Prince Lichnowsky was a German diplomat stationed in London in 1914. He was one of the few Germans who attempted to resolve the July crisis, as he recalls here:
At first the English Press preserved calm and was friendly to Austria because the murder [of Franz Ferdinand] was generally condemned. But gradually more and more voices were heard insisting emphatically that, however much the crime merited punishment, its exploitation for political purposes could not be justified. Austria was strongly exhorted to use moderation.
When the ultimatum was published, all the papers with the exception of the Standard the ever-necessitous, which had apparently been bought by Austria were unanimous in condemnation. The whole world, excepting Berlin and Vienna, realised that it meant war indeed, “the world-war.” The British Fleet, which happened to have assembled for a naval review, was not demobilised.
My efforts were in the first place directed towards obtaining as conciliatory a reply from Serbia as was possible, since the attitude of the Russian Government left room for no doubts about the gravity of the situation.
Serbia responded favourably to the British efforts. [Serbian prime minister] M. Pasitch had really agreed to everything, except two points, about which, however, he declared his willingness to negotiate. If Russia and England had wanted the war in order to attack us, a hint to Belgrade would have been enough, and the unprecedented note would not have been answered.[Sir Edward] Grey went through the Serbian reply with me and pointed out the conciliatory attitude of the Government of Belgrade. Thereupon we discussed his proposal of mediation, which was to include a formula acceptable to both parties for clearing up the two points. His proposal was that a committee… should gather under his presidency, and it would have been easy matter for us to find an acceptable formula for points at issue, which mainly concerned the collaboration of Austrian Imperial officials at the investigations in Belgrade.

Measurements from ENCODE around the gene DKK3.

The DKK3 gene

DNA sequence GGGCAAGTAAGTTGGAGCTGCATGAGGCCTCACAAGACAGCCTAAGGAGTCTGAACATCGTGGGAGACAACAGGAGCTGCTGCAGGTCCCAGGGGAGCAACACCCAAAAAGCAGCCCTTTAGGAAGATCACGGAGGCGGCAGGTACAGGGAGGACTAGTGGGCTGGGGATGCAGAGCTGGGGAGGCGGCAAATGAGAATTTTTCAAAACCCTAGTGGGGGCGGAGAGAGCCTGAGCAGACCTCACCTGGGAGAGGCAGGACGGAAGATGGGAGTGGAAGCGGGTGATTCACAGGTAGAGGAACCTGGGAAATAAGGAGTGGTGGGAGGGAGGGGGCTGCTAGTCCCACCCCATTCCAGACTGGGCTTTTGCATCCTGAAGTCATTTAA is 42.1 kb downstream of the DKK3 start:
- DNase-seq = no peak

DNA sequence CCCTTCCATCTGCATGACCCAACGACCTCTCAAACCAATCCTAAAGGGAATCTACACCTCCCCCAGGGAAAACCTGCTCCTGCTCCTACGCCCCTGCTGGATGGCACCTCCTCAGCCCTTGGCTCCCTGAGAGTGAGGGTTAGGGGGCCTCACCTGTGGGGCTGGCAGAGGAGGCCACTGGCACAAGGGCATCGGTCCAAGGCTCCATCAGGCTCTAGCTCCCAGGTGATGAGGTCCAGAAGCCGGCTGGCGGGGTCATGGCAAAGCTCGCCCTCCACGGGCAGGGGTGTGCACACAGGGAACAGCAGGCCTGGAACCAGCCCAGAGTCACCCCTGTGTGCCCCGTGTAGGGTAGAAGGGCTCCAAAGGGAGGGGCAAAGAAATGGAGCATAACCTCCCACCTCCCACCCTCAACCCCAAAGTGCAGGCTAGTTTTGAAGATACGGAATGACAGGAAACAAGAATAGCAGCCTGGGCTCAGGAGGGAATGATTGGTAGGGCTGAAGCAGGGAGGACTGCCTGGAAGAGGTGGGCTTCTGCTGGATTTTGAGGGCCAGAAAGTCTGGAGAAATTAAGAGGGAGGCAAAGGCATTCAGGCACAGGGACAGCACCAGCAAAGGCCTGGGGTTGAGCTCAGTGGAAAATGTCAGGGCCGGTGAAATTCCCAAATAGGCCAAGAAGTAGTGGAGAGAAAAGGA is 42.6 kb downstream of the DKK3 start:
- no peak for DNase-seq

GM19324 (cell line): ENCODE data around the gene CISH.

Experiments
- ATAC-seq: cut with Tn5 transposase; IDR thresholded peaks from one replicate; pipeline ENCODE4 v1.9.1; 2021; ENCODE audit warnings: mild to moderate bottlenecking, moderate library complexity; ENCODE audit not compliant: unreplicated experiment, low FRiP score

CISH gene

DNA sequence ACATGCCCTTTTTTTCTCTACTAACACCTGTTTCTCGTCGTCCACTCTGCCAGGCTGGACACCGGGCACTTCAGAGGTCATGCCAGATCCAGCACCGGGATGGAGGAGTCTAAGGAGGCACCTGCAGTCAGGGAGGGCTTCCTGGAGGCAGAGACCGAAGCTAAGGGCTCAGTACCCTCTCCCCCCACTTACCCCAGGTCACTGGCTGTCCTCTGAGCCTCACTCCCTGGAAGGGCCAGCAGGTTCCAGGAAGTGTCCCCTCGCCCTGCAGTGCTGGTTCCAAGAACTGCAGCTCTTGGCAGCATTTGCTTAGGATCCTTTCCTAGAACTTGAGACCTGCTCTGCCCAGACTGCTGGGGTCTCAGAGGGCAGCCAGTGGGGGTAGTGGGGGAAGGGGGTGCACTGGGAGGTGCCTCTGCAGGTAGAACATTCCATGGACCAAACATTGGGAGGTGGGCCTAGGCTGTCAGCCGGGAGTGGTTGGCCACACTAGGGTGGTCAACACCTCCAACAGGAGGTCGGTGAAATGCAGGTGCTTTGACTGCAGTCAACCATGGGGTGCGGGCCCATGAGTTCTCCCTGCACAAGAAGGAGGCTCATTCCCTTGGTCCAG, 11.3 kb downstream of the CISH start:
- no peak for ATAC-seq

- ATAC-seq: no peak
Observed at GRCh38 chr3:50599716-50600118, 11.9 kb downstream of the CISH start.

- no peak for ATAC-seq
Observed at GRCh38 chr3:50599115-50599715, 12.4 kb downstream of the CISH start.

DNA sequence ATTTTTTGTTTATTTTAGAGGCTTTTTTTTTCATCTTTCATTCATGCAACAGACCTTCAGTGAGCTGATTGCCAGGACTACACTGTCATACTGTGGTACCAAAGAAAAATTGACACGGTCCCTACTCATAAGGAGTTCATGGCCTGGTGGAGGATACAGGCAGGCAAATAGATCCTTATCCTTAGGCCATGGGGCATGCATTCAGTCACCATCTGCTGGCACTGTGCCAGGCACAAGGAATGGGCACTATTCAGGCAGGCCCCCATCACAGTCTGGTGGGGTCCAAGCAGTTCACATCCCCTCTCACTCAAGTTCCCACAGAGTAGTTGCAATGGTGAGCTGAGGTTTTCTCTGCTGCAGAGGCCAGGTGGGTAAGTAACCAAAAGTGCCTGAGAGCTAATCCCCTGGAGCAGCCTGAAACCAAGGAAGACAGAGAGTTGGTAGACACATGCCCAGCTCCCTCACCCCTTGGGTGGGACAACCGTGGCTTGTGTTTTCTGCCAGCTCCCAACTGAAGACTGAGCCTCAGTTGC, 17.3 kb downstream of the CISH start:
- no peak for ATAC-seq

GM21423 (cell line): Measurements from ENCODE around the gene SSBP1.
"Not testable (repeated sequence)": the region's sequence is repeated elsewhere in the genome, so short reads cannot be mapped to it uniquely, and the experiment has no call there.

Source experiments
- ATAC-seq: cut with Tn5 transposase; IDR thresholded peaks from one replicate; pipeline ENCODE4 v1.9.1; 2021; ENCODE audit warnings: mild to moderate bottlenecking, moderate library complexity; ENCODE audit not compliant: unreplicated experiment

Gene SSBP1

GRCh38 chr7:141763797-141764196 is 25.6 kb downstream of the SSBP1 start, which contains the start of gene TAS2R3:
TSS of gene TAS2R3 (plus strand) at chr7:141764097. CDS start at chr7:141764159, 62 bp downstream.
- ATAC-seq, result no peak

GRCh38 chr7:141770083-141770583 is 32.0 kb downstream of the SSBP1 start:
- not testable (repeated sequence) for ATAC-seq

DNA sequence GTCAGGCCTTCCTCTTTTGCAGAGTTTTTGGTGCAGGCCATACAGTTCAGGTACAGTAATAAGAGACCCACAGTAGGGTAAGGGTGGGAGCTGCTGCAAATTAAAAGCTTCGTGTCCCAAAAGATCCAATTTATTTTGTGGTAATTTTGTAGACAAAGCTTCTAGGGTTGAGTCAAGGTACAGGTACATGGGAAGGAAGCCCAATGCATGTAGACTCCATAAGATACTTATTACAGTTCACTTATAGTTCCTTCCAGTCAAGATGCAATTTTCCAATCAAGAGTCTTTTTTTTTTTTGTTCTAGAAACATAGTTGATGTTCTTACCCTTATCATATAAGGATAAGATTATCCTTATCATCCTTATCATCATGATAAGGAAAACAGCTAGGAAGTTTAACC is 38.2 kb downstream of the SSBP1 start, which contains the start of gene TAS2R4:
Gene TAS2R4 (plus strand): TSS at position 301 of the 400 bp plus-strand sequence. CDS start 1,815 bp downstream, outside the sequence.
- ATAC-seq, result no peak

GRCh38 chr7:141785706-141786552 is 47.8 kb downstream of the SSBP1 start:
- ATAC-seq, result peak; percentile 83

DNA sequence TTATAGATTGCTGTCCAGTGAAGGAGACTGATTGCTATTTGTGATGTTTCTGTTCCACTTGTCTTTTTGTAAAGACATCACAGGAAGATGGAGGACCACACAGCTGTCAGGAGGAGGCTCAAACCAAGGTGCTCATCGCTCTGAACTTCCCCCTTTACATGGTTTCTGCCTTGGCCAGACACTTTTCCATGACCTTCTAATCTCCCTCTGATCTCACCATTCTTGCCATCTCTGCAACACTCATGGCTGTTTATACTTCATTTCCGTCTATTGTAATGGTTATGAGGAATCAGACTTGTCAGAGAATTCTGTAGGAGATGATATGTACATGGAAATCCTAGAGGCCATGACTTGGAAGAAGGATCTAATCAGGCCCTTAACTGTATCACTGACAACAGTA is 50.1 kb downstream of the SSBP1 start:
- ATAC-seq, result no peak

Given goodwill, everything could have been settled at one or two sittings, and the mere acceptance of the British proposal would have brought about relaxation of the tension and would have further improved our relations with England. I therefore strongly backed the proposal, on the grounds that otherwise there was danger of the world war, through which we stood to gain nothing and lose all… It was derogatory to the dignity of Austria we did not intend to interfere in Serbian matters we left these to our ally. I was to work for “the localisation of the conflict.”
Needless to say, a mere hint from Berlin would have convinced [Austrian foreign minister] Count Berchtold to content himself with diplomatic success, and to accept the Serbian reply. The hint was not given; on the contrary, they urged in the direction of war. It [a committee to avert war] would have been such a splendid success.
After our refusal, Sir Edward requested us to submit a proposal. We insisted on war… The impression grew stronger and stronger that we wanted war under any circumstances. It was impossible to interpret our attitude, on a question which did not directly concern us, in any other way. The urgent requests and definite assurances of M. Sazonow, followed by the Czar’s positively humble telegrams, the repeated proposals of Grey, the warnings of the Marquis San Giuliano and Signor Bollati, my urgent counsels – all were of no avail. Berlin persisted; Serbia must be massacred.